The normal foot is made up of 28 bones, 30 joints, 128 ligaments, 22 muscles, and 49 tendons. These structures are all arranged in such a way as to be rigid enough to support the weight of the body at certain times, yet flexible enough to conform to the contours of the ground and absorb shock at others. During every step taken while walking or running, the foot switches from rigid to flexible and back to rigid. The focal structure of this ability is the arch. When the arch is high, the foot is rigid for support or pushing off. When the arch is low (as occurs with pronation), the foot is flexible for conforming. So you see, if the arch is fixed in a position too high or too low, or if it is unable to switch back and forth, the foot cannot function properly.

+ نوشته شده در  پنجشنبه ۱۷ آبان۱۳۸۶ساعت ۲۳:۲۷ بعد از ظهر  توسط یه امیدوار  | 

Why you need to stretch            

Flexibility is important because having flexible muscles allows your joints to move through a full range of motion. You need a certain amount of flexibility to move smoothly, avoid muscle tension and to keep your body protected from injury.

Stretching is one way to keep the body flexible, especially the muscles that are tight as a result of bad posture. Although stretching is typically the most overlooked part of an exercise routine, it's an important one and, for many of us, the best part of the workout.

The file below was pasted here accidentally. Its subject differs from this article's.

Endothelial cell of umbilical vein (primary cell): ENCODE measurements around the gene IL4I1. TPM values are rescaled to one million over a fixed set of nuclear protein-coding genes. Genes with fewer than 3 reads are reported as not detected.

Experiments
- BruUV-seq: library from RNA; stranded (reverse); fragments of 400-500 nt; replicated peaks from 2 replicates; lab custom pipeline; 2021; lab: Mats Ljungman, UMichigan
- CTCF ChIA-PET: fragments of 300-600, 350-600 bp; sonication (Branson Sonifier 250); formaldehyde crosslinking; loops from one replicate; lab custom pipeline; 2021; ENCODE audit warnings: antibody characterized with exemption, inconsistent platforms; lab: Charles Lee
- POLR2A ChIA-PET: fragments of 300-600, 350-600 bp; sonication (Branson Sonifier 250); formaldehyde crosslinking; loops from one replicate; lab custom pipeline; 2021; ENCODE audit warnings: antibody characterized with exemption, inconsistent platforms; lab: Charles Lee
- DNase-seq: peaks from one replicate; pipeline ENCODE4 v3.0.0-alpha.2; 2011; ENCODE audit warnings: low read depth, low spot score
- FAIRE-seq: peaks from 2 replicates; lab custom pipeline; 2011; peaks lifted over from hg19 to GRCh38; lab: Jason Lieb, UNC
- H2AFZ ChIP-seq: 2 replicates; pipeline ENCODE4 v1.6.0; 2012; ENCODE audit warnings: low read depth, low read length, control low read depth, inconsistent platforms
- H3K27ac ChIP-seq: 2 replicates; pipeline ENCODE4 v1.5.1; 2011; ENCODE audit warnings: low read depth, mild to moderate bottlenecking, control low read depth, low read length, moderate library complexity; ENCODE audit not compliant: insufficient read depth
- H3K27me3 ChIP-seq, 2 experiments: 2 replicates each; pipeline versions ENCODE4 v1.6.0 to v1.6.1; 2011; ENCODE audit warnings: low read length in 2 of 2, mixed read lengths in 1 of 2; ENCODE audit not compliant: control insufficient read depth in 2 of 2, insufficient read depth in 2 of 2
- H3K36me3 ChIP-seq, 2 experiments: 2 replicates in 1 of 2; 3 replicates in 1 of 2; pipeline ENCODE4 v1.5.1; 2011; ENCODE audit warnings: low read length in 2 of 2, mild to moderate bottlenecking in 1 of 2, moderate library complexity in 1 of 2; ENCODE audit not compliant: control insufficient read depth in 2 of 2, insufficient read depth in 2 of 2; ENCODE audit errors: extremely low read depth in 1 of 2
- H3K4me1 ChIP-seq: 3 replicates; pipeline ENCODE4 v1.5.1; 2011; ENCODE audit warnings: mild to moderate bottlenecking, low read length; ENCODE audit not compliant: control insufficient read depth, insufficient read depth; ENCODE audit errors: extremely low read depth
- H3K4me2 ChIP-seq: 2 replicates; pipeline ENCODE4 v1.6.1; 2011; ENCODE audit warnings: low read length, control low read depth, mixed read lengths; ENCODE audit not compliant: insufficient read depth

Why Should You Stretch?

·                                 You'll improve your performance and reduce your risk of injury

·                                 You'll reduce muscle soreness and improve your posture

·                                 You'll help reduce lower back pain

·                                 You'll increase blood and nutrients to the tissues

·                                 You'll improve your coordination

·                                 You'll enjoy exercise more and help reduce stress

How to Stretch

1.                              Your best bet is to stretch after your workout when your muscles are warm and you're ready for a cool down.

You don't have to stretch before your workout but, if you do, make sure you do it after the warm up. Stretching cold muscles can cause injury.